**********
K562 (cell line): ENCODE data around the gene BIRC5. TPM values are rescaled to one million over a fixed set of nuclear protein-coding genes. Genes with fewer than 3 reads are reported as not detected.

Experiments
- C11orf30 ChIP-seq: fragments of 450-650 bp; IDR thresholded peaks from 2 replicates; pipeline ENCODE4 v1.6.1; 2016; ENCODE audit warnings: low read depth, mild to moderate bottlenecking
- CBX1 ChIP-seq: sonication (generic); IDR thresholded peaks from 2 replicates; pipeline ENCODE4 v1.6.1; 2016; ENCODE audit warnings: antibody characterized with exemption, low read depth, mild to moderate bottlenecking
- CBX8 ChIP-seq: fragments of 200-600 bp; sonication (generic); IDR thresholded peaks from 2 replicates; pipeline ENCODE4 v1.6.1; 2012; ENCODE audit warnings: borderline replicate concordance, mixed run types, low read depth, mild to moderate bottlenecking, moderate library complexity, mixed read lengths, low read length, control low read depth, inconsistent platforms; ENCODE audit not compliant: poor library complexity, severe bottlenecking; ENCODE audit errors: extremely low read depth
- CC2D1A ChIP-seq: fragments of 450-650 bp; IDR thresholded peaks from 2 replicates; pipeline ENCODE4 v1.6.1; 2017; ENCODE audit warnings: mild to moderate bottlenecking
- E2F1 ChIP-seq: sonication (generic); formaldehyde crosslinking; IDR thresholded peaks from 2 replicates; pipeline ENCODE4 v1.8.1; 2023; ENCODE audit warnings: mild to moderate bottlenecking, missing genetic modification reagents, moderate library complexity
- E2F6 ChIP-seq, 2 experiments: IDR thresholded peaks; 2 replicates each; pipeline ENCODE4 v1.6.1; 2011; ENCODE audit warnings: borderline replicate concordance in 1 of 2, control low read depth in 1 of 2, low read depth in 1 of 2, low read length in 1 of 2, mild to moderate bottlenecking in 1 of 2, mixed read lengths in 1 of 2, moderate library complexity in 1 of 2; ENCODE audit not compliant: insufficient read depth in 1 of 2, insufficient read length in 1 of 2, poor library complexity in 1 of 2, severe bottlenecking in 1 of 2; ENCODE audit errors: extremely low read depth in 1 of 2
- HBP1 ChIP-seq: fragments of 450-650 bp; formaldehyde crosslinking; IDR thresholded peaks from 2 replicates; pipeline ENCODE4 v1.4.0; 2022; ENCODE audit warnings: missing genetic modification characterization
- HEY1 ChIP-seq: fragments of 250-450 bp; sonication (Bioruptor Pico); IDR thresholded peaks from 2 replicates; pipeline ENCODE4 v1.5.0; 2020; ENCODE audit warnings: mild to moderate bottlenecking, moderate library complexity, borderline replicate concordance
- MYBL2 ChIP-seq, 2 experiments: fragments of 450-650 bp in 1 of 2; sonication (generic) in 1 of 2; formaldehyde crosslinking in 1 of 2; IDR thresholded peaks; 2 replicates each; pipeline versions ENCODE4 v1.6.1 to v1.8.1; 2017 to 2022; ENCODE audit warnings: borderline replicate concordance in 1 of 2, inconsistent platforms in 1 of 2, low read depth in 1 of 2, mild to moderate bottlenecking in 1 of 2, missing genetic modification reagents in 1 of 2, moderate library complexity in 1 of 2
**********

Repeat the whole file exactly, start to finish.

K562 (cell line): ENCODE data around the gene BIRC5. TPM values are rescaled to one million over a fixed set of nuclear protein-coding genes. Genes with fewer than 3 reads are reported as not detected.

Experiments
- C11orf30 ChIP-seq: fragments of 450-650 bp; IDR thresholded peaks from 2 replicates; pipeline ENCODE4 v1.6.1; 2016; ENCODE audit warnings: low read depth, mild to moderate bottlenecking
- CBX1 ChIP-seq: sonication (generic); IDR thresholded peaks from 2 replicates; pipeline ENCODE4 v1.6.1; 2016; ENCODE audit warnings: antibody characterized with exemption, low read depth, mild to moderate bottlenecking
- CBX8 ChIP-seq: fragments of 200-600 bp; sonication (generic); IDR thresholded peaks from 2 replicates; pipeline ENCODE4 v1.6.1; 2012; ENCODE audit warnings: borderline replicate concordance, mixed run types, low read depth, mild to moderate bottlenecking, moderate library complexity, mixed read lengths, low read length, control low read depth, inconsistent platforms; ENCODE audit not compliant: poor library complexity, severe bottlenecking; ENCODE audit errors: extremely low read depth
- CC2D1A ChIP-seq: fragments of 450-650 bp; IDR thresholded peaks from 2 replicates; pipeline ENCODE4 v1.6.1; 2017; ENCODE audit warnings: mild to moderate bottlenecking
- E2F1 ChIP-seq: sonication (generic); formaldehyde crosslinking; IDR thresholded peaks from 2 replicates; pipeline ENCODE4 v1.8.1; 2023; ENCODE audit warnings: mild to moderate bottlenecking, missing genetic modification reagents, moderate library complexity
- E2F6 ChIP-seq, 2 experiments: IDR thresholded peaks; 2 replicates each; pipeline ENCODE4 v1.6.1; 2011; ENCODE audit warnings: borderline replicate concordance in 1 of 2, control low read depth in 1 of 2, low read depth in 1 of 2, low read length in 1 of 2, mild to moderate bottlenecking in 1 of 2, mixed read lengths in 1 of 2, moderate library complexity in 1 of 2; ENCODE audit not compliant: insufficient read depth in 1 of 2, insufficient read length in 1 of 2, poor library complexity in 1 of 2, severe bottlenecking in 1 of 2; ENCODE audit errors: extremely low read depth in 1 of 2
- HBP1 ChIP-seq: fragments of 450-650 bp; formaldehyde crosslinking; IDR thresholded peaks from 2 replicates; pipeline ENCODE4 v1.4.0; 2022; ENCODE audit warnings: missing genetic modification characterization
- HEY1 ChIP-seq: fragments of 250-450 bp; sonication (Bioruptor Pico); IDR thresholded peaks from 2 replicates; pipeline ENCODE4 v1.5.0; 2020; ENCODE audit warnings: mild to moderate bottlenecking, moderate library complexity, borderline replicate concordance
- MYBL2 ChIP-seq, 2 experiments: fragments of 450-650 bp in 1 of 2; sonication (generic) in 1 of 2; formaldehyde crosslinking in 1 of 2; IDR thresholded peaks; 2 replicates each; pipeline versions ENCODE4 v1.6.1 to v1.8.1; 2017 to 2022; ENCODE audit warnings: borderline replicate concordance in 1 of 2, inconsistent platforms in 1 of 2, low read depth in 1 of 2, mild to moderate bottlenecking in 1 of 2, missing genetic modification reagents in 1 of 2, moderate library complexity in 1 of 2